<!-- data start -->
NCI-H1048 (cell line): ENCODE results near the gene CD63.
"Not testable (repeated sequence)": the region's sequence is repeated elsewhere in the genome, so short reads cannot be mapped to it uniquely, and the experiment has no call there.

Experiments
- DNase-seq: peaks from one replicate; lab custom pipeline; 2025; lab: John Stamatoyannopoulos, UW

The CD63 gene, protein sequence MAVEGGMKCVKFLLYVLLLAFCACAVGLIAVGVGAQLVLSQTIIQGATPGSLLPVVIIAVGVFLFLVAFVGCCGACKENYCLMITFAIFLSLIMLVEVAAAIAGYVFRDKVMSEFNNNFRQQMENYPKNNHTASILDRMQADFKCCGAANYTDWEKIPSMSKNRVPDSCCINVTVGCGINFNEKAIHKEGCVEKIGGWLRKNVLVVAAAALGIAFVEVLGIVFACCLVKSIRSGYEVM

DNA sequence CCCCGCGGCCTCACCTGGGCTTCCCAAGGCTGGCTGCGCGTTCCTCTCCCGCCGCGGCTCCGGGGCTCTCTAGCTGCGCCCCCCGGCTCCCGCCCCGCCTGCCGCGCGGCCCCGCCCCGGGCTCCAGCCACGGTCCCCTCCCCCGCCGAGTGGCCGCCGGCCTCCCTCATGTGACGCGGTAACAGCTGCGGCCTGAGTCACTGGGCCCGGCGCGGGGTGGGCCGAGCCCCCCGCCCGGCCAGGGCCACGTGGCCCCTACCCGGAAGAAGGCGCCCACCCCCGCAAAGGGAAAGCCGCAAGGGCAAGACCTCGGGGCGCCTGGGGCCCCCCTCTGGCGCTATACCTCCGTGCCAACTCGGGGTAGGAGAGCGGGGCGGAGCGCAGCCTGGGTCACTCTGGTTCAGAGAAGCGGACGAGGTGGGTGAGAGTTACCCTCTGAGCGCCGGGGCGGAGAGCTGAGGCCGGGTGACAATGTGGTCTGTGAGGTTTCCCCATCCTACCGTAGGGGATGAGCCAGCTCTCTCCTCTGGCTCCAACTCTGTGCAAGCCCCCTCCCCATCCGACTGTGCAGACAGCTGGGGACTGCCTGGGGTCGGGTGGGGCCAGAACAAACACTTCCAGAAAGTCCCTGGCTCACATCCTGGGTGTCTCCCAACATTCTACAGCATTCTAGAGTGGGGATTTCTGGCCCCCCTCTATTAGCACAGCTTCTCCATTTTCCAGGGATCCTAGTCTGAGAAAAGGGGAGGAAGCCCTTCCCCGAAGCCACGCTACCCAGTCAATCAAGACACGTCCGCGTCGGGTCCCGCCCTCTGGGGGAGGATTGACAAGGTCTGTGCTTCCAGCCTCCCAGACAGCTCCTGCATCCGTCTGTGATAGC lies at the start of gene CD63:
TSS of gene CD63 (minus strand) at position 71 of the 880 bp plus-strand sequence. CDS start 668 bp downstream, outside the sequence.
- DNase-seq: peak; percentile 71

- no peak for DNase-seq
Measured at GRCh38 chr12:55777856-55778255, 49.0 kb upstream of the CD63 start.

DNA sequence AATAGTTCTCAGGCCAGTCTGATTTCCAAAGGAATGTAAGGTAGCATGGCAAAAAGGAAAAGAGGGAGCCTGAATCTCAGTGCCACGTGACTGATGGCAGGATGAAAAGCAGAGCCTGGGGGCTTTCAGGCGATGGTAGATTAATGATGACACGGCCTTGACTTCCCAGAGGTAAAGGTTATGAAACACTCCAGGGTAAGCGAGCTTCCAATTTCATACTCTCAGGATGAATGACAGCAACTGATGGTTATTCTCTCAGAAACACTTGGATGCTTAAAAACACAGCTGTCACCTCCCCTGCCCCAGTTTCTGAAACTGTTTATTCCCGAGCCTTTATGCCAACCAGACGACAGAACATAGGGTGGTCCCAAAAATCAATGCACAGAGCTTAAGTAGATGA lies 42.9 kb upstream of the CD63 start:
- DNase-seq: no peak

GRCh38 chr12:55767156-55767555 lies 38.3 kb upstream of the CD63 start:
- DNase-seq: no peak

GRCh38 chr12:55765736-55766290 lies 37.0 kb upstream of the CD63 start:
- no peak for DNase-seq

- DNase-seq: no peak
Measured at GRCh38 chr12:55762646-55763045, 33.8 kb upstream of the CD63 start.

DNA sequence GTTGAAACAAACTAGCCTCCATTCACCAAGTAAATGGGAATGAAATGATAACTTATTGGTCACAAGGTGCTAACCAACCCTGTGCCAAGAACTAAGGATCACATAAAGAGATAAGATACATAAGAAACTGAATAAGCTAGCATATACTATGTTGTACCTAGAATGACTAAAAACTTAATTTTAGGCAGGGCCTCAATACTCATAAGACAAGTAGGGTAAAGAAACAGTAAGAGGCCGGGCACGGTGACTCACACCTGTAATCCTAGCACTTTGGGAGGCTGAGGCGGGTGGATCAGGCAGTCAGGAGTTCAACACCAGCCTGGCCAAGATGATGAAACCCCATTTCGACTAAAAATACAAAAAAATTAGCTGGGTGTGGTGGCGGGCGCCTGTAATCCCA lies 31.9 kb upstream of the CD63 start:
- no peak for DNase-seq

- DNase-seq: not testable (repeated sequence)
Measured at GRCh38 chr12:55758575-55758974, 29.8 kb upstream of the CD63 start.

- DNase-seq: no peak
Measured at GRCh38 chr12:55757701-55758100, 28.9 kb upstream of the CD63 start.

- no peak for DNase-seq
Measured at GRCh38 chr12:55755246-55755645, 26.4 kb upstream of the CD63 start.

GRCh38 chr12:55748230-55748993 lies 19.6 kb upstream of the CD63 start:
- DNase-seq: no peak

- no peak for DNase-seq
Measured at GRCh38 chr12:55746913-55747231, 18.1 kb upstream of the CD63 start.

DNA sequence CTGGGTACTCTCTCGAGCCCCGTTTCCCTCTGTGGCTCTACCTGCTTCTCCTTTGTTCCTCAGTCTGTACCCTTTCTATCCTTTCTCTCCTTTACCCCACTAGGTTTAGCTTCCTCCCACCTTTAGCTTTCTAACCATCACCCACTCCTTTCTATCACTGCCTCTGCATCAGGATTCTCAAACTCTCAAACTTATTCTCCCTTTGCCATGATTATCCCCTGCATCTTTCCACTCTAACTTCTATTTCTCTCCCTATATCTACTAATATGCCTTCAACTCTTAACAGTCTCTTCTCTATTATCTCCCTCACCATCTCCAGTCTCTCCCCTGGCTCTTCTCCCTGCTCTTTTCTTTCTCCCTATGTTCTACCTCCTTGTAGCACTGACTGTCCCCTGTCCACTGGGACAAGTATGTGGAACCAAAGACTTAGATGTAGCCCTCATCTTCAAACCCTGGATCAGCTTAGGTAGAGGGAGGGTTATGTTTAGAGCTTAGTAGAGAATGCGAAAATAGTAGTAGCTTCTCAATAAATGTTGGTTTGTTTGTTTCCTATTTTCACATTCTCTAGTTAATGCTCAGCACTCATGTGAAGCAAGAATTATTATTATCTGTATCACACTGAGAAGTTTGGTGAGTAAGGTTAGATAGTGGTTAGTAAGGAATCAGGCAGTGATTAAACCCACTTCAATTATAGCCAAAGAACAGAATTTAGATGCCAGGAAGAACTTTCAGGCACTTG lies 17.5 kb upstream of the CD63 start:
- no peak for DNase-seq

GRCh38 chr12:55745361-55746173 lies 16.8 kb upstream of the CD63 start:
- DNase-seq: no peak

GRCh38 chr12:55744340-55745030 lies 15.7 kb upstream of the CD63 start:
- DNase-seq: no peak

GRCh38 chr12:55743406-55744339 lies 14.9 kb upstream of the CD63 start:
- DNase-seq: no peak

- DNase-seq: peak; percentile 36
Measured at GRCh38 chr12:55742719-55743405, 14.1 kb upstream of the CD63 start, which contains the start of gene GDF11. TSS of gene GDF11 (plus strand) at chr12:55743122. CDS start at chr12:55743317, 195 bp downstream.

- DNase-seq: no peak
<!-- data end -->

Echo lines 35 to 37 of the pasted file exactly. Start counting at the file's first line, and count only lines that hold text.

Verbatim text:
GRCh38 chr12:55744340-55745030 lies 15.7 kb upstream of the CD63 start:
- DNase-seq: no peak

GRCh38 chr12:55743406-55744339 lies 14.9 kb upstream of the CD63 start: